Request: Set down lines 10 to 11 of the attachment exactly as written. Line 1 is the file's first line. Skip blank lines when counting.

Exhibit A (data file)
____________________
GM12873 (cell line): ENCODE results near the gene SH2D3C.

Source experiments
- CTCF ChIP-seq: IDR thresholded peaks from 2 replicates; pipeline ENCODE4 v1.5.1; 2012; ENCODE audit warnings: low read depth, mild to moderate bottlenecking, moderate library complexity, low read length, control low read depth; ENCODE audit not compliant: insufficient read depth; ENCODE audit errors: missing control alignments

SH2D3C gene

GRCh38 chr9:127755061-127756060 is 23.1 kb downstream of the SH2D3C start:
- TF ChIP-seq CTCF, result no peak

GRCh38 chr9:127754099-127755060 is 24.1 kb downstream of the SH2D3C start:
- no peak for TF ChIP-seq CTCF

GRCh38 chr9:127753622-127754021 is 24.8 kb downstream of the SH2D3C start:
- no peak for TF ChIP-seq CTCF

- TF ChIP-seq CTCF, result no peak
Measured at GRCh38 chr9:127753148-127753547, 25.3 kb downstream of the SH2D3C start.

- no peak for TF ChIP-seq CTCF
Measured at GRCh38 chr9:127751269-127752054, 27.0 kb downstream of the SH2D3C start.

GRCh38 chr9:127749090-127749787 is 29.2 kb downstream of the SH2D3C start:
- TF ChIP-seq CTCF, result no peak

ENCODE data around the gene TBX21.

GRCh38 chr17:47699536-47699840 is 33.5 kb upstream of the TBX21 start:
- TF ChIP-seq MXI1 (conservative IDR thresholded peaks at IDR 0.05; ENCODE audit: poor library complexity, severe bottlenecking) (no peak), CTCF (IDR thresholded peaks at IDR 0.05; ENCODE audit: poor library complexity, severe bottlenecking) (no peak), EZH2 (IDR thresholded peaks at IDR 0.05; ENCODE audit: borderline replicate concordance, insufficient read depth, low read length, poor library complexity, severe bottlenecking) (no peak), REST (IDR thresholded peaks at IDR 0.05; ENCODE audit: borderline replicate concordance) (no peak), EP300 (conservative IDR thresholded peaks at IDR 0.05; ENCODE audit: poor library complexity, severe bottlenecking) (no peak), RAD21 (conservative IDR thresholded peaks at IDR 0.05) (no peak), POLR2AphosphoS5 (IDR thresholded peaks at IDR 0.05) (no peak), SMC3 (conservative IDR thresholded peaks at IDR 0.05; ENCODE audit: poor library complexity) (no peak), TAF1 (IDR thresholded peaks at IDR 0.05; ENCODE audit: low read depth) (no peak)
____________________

- no peak for TF ChIP-seq CTCF

- TF ChIP-seq CTCF, result no peak